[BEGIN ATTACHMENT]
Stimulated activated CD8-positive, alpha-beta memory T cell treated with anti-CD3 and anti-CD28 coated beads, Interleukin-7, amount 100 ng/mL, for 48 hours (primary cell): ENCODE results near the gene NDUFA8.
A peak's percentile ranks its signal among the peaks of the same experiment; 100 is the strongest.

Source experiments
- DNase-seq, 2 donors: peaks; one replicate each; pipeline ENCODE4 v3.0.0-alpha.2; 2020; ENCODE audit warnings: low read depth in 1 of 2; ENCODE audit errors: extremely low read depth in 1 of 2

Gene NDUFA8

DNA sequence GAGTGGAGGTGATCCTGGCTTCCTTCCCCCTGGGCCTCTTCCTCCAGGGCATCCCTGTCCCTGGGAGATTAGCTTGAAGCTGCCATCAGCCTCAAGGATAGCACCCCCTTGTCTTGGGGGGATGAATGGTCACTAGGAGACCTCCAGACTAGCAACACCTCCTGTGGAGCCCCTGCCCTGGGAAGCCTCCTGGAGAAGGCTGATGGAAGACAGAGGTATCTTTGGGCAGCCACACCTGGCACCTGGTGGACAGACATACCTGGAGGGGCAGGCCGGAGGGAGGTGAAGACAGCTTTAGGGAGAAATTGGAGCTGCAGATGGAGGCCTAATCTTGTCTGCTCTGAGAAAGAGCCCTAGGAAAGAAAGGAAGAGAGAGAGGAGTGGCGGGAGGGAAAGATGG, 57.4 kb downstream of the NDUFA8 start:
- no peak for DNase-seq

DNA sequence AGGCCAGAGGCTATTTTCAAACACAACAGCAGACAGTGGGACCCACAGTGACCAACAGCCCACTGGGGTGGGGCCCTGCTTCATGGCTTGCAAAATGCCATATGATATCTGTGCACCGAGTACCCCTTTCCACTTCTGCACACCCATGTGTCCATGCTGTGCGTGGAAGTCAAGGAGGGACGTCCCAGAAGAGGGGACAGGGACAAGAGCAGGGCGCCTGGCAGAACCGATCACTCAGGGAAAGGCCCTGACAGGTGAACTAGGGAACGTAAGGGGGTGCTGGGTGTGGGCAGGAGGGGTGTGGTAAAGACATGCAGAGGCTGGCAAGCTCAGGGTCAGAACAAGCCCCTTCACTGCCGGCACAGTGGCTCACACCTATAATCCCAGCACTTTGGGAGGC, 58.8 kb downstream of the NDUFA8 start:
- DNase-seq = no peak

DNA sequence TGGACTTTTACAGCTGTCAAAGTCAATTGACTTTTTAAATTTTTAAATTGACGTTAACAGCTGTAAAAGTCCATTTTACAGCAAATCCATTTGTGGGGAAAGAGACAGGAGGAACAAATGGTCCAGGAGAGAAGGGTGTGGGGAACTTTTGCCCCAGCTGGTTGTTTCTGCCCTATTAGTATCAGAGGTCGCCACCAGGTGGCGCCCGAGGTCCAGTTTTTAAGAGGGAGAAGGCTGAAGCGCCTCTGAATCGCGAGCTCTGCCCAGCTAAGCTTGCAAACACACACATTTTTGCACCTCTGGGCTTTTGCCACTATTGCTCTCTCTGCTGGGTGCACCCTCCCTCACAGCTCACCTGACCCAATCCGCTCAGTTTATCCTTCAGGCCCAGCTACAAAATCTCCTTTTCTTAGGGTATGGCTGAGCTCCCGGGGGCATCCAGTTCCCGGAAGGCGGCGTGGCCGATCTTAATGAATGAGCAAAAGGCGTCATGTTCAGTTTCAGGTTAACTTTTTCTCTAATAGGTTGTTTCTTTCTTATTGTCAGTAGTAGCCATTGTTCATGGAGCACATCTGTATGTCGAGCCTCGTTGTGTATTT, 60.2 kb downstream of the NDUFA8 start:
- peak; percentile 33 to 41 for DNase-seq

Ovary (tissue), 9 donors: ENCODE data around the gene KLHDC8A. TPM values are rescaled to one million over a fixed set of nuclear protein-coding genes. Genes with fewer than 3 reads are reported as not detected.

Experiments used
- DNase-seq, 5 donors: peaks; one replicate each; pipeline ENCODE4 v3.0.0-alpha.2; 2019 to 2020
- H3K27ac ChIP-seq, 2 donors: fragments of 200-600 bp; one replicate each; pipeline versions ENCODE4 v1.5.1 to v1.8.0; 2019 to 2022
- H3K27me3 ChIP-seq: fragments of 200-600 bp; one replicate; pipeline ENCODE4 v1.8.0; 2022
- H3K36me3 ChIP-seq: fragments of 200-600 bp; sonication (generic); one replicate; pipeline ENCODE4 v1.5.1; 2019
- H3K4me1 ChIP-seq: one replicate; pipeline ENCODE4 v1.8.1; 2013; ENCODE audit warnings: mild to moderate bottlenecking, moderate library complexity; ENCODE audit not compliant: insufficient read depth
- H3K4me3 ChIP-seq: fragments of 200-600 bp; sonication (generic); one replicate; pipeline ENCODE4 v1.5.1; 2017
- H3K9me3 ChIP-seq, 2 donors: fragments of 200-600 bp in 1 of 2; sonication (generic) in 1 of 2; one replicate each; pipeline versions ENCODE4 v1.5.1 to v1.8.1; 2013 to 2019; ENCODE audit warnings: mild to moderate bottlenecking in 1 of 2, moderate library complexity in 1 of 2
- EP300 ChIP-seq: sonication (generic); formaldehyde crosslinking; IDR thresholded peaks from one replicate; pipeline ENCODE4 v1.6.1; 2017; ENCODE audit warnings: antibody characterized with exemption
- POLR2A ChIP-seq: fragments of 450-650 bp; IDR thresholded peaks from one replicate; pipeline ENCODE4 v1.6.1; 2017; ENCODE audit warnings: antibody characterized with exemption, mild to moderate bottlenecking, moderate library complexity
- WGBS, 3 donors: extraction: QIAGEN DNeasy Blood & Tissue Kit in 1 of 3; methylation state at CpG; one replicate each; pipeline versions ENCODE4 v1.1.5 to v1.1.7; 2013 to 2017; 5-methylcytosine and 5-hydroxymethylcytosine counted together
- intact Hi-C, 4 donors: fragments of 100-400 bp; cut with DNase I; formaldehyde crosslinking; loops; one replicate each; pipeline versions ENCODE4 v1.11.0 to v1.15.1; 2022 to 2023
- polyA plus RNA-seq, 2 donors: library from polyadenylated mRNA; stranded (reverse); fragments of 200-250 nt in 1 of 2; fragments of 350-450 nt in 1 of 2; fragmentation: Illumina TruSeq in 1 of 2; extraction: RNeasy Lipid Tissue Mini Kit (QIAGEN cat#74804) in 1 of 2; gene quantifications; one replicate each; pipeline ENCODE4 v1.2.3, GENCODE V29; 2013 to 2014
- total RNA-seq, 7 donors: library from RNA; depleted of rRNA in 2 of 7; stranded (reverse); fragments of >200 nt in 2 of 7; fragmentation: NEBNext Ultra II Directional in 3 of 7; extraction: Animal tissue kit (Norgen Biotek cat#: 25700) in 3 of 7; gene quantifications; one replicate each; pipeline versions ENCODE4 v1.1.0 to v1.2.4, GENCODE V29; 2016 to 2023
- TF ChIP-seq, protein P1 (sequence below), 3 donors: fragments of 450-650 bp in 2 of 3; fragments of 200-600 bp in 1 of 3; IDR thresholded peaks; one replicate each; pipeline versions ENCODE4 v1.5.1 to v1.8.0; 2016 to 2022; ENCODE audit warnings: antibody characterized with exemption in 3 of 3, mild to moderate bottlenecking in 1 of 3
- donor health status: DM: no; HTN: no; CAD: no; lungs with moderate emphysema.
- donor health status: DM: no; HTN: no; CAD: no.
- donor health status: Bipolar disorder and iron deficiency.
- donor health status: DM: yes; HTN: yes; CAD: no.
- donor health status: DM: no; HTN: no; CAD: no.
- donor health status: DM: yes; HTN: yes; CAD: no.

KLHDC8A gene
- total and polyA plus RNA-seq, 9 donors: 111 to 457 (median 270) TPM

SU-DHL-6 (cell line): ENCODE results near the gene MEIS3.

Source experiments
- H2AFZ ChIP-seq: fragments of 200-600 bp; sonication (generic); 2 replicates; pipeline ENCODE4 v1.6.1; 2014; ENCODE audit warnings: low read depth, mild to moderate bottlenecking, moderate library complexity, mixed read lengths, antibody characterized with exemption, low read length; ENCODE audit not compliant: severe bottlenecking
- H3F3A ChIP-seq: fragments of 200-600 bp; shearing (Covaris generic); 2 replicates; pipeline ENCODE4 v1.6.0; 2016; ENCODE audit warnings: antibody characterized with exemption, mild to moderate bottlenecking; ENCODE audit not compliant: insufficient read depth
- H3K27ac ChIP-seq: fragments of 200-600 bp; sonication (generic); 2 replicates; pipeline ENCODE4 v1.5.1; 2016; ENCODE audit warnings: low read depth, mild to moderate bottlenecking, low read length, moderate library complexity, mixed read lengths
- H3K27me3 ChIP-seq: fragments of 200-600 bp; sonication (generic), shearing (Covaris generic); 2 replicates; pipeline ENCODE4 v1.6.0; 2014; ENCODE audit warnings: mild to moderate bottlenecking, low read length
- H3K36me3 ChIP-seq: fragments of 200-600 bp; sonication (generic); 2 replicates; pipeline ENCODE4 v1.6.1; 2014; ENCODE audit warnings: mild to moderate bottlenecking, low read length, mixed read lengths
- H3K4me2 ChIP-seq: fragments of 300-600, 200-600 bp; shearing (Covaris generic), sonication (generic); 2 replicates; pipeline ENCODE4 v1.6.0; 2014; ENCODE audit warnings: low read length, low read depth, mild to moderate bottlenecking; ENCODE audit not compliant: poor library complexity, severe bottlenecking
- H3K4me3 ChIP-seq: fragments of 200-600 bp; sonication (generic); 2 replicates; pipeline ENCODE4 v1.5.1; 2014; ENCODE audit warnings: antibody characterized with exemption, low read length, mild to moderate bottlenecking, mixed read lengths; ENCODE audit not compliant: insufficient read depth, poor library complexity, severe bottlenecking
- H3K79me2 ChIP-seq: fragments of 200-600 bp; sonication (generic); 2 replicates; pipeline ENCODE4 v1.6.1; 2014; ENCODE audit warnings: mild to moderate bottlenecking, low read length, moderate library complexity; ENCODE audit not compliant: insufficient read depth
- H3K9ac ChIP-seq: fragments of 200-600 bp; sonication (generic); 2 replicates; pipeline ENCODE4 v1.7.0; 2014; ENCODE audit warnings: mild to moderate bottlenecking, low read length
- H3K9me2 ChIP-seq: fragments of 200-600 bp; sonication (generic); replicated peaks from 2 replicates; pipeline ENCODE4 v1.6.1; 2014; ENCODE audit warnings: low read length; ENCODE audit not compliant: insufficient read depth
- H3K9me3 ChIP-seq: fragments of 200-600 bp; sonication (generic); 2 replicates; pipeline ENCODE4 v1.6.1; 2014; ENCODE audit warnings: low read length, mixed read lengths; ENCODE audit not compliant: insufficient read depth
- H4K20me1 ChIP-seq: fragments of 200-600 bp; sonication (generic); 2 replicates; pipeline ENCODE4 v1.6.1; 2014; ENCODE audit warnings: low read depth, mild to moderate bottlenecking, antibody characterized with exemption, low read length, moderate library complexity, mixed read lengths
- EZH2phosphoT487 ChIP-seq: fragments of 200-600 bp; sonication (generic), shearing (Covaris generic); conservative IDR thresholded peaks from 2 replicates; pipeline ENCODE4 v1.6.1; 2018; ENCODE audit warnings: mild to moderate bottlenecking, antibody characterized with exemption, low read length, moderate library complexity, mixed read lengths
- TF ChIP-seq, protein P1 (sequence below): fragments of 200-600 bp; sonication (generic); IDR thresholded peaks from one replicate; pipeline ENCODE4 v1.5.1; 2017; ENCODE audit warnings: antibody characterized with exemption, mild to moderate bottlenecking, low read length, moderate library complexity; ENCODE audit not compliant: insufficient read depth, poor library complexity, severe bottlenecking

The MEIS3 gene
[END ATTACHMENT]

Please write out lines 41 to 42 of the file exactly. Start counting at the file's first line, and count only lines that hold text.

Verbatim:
- H3K27me3 ChIP-seq: fragments of 200-600 bp; sonication (generic), shearing (Covaris generic); 2 replicates; pipeline ENCODE4 v1.6.0; 2014; ENCODE audit warnings: mild to moderate bottlenecking, low read length
- H3K36me3 ChIP-seq: fragments of 200-600 bp; sonication (generic); 2 replicates; pipeline ENCODE4 v1.6.1; 2014; ENCODE audit warnings: mild to moderate bottlenecking, low read length, mixed read lengths